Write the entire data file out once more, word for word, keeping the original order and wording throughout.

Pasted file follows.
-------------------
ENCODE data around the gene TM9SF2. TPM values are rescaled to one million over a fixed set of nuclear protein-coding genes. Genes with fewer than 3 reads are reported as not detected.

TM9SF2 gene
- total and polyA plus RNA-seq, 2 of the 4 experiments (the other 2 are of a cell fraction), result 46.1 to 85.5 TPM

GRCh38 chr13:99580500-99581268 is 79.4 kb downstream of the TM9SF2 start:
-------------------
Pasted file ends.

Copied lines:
ENCODE data around the gene TM9SF2. TPM values are rescaled to one million over a fixed set of nuclear protein-coding genes. Genes with fewer than 3 reads are reported as not detected.

TM9SF2 gene
- total and polyA plus RNA-seq, 2 of the 4 experiments (the other 2 are of a cell fraction), result 46.1 to 85.5 TPM

GRCh38 chr13:99580500-99581268 is 79.4 kb downstream of the TM9SF2 start: